Moisture analyzers are precision instruments providing documentable data on moisture content, or the percentage of moisture in a product.
Examples of incorrect moisture content include soggy potato chips and sugar that lumps up in the bowl, and dried out cookies.
While these examples result from moisture in the atmosphere affecting product quality, moisture content is highly critical when manufacturing and processing a seemingly endless variety of products.
It is in the manufacturing of products that moisture content standards apply. In the sugar example cited above, moisture content according to the EU sugar policy may be a maximum of 0.06%
Moisture content standards apply to virtually any product but first you should understand that there are different types of moisture. It can be found on the surface, in pores or capillaries, and chemically bonded.
How to Measure Moisture Content
Moisture content can be measured three ways: chemical, spectroscopic and thermogravimetric, all described in the link above.
An example of the thermogravimetric method is a tabletop moisture analyzer. These units complete the task in minutes using samples weighed in grams. Heat is applied by halogen or infrared heaters mounted on a precision balance.
Practical Applications for Moisture Analyzers
Moisture content recommended by government and industry standards applies to a broad spectrum of consumer and industrial products. Here are examples.
Testing Moisture in Powdered Milk
The Canadian Dairy Commission targets moisture content for powdered milk at 3- 4% stating that low moisture content does not affect nutritive value after years of storage.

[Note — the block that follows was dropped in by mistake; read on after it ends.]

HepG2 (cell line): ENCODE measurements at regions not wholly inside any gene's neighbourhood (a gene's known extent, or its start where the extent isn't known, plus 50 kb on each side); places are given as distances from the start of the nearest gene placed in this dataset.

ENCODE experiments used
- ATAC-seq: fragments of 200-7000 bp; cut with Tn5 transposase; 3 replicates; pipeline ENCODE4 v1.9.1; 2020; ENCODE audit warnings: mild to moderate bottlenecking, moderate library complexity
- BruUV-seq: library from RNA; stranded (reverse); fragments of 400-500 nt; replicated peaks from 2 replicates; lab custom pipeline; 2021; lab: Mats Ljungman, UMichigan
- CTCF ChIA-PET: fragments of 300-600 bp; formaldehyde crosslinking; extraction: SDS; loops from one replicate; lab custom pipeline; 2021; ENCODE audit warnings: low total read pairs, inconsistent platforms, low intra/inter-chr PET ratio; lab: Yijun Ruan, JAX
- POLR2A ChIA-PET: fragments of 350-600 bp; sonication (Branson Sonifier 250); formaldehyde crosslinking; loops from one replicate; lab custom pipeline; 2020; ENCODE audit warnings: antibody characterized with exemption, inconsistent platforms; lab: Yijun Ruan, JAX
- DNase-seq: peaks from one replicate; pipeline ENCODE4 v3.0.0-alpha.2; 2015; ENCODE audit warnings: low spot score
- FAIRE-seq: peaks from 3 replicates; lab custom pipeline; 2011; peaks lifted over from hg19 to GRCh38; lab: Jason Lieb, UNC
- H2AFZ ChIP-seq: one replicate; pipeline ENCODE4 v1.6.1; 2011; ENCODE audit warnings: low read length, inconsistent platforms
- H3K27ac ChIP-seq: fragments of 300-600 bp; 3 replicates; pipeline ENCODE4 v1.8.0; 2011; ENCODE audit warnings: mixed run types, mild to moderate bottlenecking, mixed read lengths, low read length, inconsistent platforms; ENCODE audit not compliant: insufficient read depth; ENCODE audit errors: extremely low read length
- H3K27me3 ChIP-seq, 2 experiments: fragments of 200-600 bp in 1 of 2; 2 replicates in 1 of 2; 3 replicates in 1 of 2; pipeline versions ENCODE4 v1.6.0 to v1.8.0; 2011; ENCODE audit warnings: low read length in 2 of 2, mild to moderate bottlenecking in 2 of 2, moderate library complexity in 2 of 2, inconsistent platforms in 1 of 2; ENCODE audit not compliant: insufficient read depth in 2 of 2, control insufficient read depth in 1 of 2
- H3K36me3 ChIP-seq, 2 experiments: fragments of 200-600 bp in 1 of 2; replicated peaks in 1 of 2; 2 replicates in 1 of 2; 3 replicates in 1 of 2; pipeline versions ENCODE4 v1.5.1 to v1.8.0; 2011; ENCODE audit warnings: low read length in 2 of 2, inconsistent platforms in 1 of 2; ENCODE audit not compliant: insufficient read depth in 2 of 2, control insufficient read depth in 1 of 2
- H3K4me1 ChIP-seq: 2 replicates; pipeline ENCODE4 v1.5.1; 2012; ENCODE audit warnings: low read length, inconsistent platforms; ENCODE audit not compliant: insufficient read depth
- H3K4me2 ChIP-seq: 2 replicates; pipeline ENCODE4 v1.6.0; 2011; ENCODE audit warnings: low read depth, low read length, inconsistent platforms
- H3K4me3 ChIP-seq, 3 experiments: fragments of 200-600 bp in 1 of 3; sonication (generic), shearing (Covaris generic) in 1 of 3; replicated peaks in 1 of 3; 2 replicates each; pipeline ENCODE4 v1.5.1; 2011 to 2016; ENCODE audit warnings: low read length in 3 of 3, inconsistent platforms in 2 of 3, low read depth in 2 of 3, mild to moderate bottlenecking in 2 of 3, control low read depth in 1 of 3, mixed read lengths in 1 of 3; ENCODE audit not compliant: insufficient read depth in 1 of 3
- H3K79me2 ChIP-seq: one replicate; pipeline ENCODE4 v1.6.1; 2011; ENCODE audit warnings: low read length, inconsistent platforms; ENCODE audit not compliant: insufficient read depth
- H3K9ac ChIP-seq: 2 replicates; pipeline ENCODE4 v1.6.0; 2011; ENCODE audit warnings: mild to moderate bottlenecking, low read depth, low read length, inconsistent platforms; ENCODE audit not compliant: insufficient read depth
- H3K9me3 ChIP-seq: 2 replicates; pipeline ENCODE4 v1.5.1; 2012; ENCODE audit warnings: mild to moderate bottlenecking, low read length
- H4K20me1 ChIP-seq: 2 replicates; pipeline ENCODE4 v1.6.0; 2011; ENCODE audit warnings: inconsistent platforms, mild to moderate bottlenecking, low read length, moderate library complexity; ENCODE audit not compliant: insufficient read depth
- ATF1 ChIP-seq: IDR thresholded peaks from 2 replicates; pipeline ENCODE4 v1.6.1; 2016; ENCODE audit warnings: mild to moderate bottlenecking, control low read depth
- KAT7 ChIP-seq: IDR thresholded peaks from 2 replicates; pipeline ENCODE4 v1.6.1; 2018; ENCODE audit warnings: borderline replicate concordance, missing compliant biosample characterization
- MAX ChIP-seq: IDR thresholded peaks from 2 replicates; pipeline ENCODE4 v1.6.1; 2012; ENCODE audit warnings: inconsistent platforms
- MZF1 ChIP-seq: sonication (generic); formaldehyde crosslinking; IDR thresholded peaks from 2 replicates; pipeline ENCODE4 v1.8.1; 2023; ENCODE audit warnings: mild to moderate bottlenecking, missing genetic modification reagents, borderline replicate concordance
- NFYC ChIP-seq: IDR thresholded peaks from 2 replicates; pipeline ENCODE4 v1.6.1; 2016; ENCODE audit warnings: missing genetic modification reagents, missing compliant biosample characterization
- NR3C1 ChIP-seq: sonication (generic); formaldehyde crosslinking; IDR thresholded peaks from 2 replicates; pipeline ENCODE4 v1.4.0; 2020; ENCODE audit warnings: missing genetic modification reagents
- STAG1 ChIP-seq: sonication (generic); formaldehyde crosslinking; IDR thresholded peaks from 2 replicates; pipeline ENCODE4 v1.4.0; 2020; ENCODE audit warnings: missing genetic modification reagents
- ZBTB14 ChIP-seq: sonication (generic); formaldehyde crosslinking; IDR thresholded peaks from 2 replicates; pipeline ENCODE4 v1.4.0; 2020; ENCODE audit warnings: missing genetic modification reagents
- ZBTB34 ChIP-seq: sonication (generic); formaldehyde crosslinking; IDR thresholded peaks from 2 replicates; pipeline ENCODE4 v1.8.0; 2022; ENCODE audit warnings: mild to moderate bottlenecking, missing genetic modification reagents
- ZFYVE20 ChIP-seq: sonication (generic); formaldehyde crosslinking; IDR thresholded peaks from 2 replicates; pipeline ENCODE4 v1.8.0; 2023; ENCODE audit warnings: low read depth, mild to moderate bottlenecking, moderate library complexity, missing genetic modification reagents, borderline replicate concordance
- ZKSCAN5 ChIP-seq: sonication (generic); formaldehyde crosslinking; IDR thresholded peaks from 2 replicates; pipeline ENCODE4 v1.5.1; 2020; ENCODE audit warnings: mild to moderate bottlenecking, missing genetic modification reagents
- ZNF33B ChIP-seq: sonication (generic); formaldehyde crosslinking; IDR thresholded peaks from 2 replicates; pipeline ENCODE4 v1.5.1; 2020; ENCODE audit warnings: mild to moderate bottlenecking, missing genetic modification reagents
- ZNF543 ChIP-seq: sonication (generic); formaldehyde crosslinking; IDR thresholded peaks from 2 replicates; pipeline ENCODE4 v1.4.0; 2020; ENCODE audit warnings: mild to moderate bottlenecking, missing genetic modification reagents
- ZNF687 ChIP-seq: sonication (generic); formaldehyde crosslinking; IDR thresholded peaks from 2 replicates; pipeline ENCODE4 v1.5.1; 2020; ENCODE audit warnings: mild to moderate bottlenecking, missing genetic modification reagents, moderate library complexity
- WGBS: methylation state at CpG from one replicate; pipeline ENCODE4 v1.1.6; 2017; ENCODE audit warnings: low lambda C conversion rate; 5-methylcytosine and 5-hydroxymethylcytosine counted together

A method to confirm that powdered milk meets standards can include employing the IL-50-001 moisture analyzer available from Tovatech as a quality control procedure after spray drying and prior to packaging.
Measuring Wood Pellet Moisture Content
ASTM E-871 is the guide for moisture content cited in the Pellet Fuel Institute standard for finished pellets. For premium pellets the standard is ≤ 8% (compared to cordwood at 20% to 60%).
Final pellet moisture content can be confirmed prior to bagging using a moisture analyzer such as the Torbal ATS 60 available from Tovatech.
Moisture in Grain and Flour
A University of Minnesota Extension Report states that wheat and barley grain must have a moisture content of 13% to 14% for safe storage. A study at the Institute of Food Science and Technology, Faisalabad, Pakistan, concluded that flour with moisture content between 9% and 10% is suitable for extended shelf life.
Moisture analyzers such as the IL Series are ideal for small-sample validation of the moisture content of grain and flour.
Checking Moisture Content of Injection Molded Plastics
Moisture content of injection molded plastics is critical to performance. For example, a polymer manufacturer may state that his product has a moisture content of 0.20 percent by weight or 2,000 parts per million.
Periodic checks with a benchtop moisture analyzer for plastic resins provides assurances that moisture content is on target, or otherwise call for pre-processing adjustments.
Moisture Analysis for Concrete Construction
Quality control standards for ingredients used in concrete are specified by standards issued by the ASTM and Canadian Standards Association.
A benchtop moisture analyzer for concrete production helps speed the process by providing accurate feedback to keep in-line moisture measuring equipment running at its best without shutting down the process.
Analyzing Sludge Dewatering
Moisture content is critical to the acceptability of treated sewage sludge as an acceptable product for use as a fuel and a nutrient-rich organic material.
Moisture analyzers, both thermogravimetric and microwave, play vital roles in quality control procedures at sludge dewatering plants.